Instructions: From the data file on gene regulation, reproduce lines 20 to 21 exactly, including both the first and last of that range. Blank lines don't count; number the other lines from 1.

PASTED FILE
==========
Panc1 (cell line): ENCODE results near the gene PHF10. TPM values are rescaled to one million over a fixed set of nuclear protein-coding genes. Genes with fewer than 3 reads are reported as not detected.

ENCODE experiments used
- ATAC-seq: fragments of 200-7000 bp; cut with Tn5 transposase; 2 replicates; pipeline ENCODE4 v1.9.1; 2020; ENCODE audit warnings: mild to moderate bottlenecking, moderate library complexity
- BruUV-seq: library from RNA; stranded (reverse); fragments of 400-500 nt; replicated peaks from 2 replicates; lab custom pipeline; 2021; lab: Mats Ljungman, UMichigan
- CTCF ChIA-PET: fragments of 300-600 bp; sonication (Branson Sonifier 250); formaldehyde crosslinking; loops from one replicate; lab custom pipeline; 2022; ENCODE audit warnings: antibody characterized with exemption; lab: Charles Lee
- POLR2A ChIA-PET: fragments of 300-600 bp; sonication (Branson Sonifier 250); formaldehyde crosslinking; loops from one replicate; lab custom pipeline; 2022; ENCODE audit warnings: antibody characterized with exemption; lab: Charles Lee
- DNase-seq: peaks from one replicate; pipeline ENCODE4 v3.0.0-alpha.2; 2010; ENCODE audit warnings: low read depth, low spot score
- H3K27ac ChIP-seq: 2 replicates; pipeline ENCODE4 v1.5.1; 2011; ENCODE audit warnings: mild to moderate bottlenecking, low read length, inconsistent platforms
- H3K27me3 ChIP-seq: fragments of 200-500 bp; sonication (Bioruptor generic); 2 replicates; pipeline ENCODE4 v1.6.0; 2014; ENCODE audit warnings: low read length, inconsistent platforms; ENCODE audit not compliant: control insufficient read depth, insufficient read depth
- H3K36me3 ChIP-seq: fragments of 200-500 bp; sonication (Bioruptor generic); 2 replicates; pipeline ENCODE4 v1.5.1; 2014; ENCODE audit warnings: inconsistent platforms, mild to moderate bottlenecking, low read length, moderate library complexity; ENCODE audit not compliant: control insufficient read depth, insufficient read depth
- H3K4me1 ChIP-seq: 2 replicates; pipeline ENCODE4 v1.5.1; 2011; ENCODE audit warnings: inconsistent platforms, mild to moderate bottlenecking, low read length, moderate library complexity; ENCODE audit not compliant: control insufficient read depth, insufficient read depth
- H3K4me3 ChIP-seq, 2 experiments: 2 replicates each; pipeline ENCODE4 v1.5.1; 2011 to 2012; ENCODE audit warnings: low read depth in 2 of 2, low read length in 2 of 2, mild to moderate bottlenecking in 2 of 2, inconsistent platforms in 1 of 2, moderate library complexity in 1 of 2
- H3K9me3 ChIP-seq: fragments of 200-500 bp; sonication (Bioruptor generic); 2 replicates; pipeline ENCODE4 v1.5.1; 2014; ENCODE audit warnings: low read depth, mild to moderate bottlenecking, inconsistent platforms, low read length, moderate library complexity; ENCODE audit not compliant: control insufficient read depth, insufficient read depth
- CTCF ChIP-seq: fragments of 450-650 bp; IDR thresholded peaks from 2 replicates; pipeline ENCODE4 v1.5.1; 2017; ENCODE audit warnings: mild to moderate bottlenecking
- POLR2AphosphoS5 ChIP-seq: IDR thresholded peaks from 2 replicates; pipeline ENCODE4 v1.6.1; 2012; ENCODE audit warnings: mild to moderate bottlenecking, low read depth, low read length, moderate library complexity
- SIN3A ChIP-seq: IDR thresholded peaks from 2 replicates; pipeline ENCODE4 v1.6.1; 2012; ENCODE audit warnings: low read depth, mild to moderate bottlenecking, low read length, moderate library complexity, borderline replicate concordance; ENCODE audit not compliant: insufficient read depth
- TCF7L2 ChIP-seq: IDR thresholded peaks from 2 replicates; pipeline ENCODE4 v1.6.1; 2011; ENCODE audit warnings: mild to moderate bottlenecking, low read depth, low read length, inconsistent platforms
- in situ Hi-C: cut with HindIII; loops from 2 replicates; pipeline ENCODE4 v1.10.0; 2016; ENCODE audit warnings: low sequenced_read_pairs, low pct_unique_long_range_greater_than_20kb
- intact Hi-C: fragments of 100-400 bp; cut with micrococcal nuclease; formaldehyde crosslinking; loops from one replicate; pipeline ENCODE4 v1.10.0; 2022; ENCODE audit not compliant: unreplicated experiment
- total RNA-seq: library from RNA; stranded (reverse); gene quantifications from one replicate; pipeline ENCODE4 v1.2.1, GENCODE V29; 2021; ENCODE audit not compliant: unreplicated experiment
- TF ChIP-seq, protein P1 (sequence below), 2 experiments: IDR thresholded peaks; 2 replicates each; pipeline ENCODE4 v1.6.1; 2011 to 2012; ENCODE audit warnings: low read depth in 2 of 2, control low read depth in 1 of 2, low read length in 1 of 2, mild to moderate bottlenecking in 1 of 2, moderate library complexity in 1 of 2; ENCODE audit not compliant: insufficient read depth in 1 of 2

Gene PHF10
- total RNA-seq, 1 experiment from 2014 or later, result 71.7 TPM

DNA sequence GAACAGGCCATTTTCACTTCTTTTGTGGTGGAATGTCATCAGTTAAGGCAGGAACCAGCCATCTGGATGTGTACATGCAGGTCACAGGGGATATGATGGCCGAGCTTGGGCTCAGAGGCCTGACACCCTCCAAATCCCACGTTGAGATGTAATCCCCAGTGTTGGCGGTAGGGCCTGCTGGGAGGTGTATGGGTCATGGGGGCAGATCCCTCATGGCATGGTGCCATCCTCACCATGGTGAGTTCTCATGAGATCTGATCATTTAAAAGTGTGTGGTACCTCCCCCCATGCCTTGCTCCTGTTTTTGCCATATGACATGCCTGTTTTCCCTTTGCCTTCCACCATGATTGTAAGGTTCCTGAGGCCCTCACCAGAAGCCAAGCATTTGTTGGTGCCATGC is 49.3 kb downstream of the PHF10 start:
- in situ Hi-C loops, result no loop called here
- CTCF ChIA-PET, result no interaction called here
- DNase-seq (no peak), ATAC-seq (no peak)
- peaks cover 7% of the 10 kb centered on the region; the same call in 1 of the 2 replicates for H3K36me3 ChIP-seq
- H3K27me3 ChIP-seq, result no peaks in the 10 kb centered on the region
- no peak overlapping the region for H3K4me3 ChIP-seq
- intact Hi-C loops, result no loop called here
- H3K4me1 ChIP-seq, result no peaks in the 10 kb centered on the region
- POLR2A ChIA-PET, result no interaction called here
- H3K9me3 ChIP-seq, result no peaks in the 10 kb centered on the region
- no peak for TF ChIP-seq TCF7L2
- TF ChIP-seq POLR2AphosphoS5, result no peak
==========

- total RNA-seq: library from RNA; stranded (reverse); gene quantifications from one replicate; pipeline ENCODE4 v1.2.1, GENCODE V29; 2021; ENCODE audit not compliant: unreplicated experiment
- TF ChIP-seq, protein P1 (sequence below), 2 experiments: IDR thresholded peaks; 2 replicates each; pipeline ENCODE4 v1.6.1; 2011 to 2012; ENCODE audit warnings: low read depth in 2 of 2, control low read depth in 1 of 2, low read length in 1 of 2, mild to moderate bottlenecking in 1 of 2, moderate library complexity in 1 of 2; ENCODE audit not compliant: insufficient read depth in 1 of 2